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  • Raffi Bilek

A Little Bit of Legal Stuff: HIPAA

Updated: Mar 15

We have discussed previously on the blog some HIPAA issues here and there, and it’s something I often address with folks setting up Workspace for the first time. I want to make some broad points about HIPAA relevant to using Workspace as your EHR.


Getting HIPAA Advice

First of all, a critical disclaimer: never take legal advice from a social worker.


I am reasonably educated about HIPAA and I will tell you when I know what I’m talking about and when I’m not so sure. But ultimately if you find yourself in a sticky situation, you do not want to be pointing to a guy with a social work degree and no legal experience and say, “well, he told me so.”


It is important to have a legal person you can turn to with your questions – not just about HIPAA but about all your legal odds and ends, like consent forms, contracts, and all that good stuff.


Of course, paying for an attorney when you are a small operation gets expensive fast. (If you’ve ever said to yourself after seeing what your lawyer charges per hour, “boy, I picked the wrong field!”, you’re not alone.) So I will share with you a secret super-duper option I’ve been using very happily for years.


It’s called LegalShield. You pay $49 a month and they’ll review documents, consult with you about specific situations, answer questions on HIPAA and whatever else comes to mind. (You don’t get unlimited services, but you get a lot.)


$49 a month isn’t nothing, but it’s a heck of a lot cheaper than paying a lawyer by the hour. You can literally get a year’s worth of service for less than some lawyers charge for one hour! I have definitely gotten my money’s worth with this service.


So, here’s a link with more info (affiliate link). Check them out rather than relying on an amateur like me for real legal advice.


Know the HIPAA Basics

Okay, second thing about HIPAA: you need to know the basics.


I’m not saying you have to become a world expert on it, but it’s not enough to just rely on picking “HIPAA-compliant” tools (like Workspace is can be), because HIPAA compliance is a set of behaviors, not just a box you can check one time.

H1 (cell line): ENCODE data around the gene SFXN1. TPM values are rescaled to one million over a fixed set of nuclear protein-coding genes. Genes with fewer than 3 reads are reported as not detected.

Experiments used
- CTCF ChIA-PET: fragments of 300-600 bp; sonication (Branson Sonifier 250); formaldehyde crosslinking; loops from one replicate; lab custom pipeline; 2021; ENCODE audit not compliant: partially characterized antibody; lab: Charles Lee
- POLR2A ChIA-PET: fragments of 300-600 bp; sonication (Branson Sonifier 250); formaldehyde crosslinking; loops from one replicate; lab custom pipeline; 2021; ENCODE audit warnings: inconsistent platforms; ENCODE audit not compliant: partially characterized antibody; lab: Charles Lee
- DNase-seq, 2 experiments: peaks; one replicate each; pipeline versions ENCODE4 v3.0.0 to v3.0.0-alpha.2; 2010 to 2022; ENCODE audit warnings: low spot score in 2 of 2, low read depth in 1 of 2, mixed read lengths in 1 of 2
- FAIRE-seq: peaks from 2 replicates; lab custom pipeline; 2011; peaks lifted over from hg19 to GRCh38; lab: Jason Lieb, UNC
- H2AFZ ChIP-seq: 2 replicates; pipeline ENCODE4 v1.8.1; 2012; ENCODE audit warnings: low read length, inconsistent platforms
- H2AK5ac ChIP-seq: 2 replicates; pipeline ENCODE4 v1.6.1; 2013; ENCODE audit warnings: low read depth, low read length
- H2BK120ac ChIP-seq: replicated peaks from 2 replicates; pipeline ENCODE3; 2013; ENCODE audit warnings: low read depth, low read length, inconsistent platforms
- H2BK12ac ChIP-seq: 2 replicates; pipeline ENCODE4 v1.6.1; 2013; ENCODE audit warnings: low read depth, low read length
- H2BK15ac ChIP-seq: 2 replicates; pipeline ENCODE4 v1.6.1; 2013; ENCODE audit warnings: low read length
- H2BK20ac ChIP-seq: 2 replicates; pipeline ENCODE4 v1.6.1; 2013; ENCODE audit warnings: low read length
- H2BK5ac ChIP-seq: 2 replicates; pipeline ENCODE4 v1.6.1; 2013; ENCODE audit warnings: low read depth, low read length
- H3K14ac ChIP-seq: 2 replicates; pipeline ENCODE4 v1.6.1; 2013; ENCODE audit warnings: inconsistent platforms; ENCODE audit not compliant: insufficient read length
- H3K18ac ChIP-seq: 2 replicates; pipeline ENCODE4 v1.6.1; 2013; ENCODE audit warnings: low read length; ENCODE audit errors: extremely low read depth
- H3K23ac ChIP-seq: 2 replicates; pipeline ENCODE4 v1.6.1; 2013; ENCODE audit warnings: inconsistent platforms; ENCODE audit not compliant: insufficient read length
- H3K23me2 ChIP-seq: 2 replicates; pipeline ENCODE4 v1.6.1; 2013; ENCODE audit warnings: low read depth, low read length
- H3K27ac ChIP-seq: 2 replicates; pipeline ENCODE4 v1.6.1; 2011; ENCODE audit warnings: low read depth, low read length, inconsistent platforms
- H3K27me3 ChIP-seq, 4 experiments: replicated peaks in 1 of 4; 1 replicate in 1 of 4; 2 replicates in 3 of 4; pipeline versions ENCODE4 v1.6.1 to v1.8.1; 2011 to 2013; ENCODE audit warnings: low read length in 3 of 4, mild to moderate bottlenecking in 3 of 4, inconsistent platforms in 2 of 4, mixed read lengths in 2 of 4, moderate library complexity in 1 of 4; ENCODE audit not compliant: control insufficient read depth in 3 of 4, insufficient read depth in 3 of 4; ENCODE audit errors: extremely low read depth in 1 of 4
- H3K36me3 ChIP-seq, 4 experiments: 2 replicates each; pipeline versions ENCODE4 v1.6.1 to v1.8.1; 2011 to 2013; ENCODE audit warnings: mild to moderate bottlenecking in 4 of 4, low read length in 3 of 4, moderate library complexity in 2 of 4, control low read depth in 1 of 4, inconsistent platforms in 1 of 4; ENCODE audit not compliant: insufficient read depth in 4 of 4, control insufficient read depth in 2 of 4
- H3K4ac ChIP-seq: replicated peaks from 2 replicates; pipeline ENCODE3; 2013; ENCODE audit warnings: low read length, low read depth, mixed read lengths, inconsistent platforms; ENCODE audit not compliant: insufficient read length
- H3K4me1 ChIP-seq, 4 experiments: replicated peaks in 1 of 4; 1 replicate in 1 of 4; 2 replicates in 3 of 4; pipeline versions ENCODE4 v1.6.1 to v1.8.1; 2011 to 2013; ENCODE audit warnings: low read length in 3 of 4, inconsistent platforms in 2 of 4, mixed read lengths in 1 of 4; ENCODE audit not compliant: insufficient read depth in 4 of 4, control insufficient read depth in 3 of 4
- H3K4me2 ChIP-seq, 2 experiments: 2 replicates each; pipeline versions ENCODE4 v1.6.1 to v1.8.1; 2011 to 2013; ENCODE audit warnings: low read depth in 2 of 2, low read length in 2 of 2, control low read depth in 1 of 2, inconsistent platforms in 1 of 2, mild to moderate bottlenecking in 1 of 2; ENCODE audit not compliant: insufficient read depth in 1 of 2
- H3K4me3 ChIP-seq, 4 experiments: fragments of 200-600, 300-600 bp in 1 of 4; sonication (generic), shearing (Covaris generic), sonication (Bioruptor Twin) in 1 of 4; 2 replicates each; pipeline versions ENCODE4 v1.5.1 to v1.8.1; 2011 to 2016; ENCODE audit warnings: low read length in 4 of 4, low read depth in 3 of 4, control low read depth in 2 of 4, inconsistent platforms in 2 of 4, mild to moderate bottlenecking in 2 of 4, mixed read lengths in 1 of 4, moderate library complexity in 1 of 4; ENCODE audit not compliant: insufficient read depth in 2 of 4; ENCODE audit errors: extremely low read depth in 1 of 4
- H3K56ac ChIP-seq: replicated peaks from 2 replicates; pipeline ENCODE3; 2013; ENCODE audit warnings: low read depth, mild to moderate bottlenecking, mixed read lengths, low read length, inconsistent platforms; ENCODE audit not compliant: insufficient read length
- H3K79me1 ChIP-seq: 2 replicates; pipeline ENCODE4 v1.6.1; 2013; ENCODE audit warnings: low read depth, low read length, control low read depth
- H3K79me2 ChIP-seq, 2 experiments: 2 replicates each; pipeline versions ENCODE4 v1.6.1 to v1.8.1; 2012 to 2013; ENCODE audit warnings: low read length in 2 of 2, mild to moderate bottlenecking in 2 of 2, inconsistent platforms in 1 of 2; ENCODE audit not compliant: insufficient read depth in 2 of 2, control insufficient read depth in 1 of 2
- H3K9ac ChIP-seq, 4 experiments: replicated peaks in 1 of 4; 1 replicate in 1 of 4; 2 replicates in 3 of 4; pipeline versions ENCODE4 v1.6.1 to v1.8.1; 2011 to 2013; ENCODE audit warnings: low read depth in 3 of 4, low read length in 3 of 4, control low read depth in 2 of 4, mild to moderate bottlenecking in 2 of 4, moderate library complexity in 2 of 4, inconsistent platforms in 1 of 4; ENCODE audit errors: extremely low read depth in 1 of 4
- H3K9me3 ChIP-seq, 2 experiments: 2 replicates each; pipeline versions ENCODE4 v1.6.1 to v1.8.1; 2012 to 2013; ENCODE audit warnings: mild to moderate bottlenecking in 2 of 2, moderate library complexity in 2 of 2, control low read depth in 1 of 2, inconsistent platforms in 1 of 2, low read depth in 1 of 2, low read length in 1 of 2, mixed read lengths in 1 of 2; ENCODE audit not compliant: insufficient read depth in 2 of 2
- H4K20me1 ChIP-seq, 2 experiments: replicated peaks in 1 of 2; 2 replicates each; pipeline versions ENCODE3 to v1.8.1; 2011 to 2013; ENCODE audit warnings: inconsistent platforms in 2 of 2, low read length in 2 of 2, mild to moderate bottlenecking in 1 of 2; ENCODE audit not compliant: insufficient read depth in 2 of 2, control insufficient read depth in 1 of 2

For example, one of the essential things you need to do is a risk assessment – meaning, figure out where your HIPAA risks are. Even if you’ve got the right tools and add-ons and all that, if you haven’t done a risk assessment then not only do you have some level of risk (because of what you don’t know), but it looks a lot worse for you in the event that something does go wrong.


In addition, just because you are using secure Google Workspace doesn’t mean you can do whatever you want now. It’s still a problem if you’re sending protected health information – securely! – to someone who isn’t supposed to have it.


So, it behooves you to learn a bit about HIPAA. I have an introductory HIPAA webinar you can check out and go from there. HIPAA compliance is not a one-and-done kind of thing. It’s a process.


Don’t Go Nuts

The last point I want to make is that, while you should get educated on the topic, you should try to avoid going freakout crazy about it. You will not end up in jail over a HIPAA mistake (unless you do something really bad on purpose).


If you made some really egregious error that affected a lot of people you might get some fine, which would still probably not be as large as the scary figures you see in the news. But most likely you would just get a stern talking-to from the Office for Civil Rights (the folks in charge of HIPAA) and a corrective plan.


So chill. Meaning, it’s important to get on the path to HIPAA compliance, but not to have panic attacks about it.

Also, effort counts. If OCR sees you’ve been working on it (especially, for example, by doing a risk assessment and then acting on it), that would be different from if you’ve just been ignoring your HIPAA obligations altogether due to the high degree of scariness (which I completely understand).


It’s worth your while to get started even just a little bit.


In Sum: Never Take Legal Advice from a Social Worker

Well, maybe take some. My advice is, when it comes to HIPAA, do something, not nothing. There are plenty of places to learn about it, and if you have specific questions, LegalShield is a great option.

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